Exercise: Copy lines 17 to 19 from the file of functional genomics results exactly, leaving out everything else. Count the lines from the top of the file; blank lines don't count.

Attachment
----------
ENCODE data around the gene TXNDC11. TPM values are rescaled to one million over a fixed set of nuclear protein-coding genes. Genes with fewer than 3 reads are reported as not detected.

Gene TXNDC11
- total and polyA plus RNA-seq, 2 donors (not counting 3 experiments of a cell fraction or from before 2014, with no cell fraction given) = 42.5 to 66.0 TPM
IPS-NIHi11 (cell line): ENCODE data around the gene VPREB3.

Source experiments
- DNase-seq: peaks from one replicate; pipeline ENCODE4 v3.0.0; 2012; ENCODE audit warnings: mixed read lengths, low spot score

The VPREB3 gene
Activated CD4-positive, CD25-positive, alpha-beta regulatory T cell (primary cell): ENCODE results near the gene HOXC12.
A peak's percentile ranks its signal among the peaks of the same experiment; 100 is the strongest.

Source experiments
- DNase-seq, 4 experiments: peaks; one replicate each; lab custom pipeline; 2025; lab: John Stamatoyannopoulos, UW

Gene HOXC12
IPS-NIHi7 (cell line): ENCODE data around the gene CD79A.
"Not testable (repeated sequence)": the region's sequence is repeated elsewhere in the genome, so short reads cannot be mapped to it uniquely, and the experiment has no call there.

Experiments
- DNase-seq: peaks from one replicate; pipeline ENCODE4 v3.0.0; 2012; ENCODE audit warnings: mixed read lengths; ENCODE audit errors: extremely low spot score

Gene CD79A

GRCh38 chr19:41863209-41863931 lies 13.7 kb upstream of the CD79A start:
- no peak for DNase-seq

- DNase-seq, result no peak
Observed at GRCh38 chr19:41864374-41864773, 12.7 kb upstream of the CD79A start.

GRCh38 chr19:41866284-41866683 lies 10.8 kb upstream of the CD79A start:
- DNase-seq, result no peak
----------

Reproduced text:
Gene CD79A

GRCh38 chr19:41863209-41863931 lies 13.7 kb upstream of the CD79A start:
- no peak for DNase-seq